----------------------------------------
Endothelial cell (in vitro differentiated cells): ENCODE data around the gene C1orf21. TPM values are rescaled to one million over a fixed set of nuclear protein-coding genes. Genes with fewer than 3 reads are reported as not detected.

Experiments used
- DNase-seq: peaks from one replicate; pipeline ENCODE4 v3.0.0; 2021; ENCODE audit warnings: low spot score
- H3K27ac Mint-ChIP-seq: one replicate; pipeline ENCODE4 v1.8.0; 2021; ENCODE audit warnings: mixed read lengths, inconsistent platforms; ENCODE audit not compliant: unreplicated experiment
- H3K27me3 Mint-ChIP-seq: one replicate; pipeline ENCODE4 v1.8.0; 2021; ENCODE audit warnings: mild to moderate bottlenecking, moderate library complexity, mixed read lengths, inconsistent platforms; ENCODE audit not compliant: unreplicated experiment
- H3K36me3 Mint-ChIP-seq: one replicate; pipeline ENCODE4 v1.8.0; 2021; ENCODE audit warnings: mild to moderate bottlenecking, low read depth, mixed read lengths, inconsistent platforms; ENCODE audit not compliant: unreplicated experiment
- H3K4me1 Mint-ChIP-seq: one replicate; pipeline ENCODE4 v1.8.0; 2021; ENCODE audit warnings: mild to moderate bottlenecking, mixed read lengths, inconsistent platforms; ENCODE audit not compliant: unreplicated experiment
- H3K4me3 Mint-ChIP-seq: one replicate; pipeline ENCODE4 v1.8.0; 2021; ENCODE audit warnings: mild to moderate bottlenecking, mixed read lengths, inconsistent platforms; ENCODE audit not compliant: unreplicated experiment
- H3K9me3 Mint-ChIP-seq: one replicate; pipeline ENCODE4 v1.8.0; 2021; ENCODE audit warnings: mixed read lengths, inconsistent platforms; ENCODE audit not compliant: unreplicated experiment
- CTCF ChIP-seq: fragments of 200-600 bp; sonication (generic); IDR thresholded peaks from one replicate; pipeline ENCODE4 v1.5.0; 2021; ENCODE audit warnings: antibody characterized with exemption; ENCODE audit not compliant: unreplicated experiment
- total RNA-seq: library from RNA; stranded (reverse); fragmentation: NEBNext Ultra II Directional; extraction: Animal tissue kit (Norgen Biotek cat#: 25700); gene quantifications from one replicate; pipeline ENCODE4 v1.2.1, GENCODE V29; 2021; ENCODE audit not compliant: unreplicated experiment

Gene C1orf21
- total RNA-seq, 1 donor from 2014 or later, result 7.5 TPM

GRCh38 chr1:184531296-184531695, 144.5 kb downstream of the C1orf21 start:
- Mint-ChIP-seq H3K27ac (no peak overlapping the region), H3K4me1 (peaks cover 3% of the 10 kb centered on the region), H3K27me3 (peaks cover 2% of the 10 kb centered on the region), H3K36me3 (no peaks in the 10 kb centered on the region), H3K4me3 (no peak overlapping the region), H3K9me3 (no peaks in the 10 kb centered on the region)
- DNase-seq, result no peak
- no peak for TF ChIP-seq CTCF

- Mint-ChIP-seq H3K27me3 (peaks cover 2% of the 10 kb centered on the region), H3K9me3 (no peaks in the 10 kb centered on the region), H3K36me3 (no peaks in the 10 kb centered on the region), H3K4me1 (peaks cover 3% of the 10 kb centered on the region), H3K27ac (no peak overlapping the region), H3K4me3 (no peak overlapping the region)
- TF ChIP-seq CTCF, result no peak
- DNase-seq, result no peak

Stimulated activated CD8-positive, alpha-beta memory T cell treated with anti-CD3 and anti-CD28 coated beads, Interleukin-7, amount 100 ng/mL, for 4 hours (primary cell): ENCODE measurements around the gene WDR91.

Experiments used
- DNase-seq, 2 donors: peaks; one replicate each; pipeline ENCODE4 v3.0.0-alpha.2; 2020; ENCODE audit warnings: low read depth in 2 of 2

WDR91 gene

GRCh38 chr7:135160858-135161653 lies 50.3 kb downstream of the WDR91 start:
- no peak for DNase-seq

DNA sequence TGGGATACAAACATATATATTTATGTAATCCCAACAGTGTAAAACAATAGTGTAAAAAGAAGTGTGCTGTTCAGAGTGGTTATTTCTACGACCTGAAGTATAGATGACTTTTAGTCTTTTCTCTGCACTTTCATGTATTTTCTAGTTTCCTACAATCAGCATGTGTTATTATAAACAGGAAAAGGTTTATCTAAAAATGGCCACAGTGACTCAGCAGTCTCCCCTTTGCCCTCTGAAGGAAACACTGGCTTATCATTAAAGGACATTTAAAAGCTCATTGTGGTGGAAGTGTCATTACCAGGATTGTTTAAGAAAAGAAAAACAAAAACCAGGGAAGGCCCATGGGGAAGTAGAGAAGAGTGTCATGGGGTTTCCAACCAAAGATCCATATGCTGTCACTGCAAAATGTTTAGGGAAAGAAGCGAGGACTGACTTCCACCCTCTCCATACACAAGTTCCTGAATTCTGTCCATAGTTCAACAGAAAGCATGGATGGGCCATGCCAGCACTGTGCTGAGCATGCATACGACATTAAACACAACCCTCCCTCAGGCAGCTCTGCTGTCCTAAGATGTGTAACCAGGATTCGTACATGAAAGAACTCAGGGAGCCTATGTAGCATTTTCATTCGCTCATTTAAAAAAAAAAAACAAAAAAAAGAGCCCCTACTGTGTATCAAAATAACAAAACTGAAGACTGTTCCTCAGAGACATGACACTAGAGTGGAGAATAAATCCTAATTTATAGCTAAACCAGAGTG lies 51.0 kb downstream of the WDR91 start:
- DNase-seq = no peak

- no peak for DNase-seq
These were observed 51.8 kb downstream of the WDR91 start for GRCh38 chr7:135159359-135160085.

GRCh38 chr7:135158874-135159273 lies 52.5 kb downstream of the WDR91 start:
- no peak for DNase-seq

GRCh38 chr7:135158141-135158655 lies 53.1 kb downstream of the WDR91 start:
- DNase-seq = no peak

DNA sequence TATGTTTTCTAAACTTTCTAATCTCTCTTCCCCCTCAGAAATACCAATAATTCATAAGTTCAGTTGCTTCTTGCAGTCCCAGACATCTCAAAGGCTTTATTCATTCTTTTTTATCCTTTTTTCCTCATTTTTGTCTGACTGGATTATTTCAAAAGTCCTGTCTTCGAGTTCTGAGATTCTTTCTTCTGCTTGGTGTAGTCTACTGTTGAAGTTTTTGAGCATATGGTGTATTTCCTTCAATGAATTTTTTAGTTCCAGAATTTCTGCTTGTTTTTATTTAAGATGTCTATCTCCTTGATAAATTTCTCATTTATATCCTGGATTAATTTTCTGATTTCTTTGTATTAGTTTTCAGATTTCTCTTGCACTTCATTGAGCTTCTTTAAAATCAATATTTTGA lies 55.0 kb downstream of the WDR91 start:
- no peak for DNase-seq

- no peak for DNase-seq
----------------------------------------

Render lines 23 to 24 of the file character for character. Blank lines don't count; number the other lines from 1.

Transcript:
- DNase-seq, 2 donors: peaks; one replicate each; pipeline ENCODE4 v3.0.0-alpha.2; 2020; ENCODE audit warnings: low read depth in 2 of 2

WDR91 gene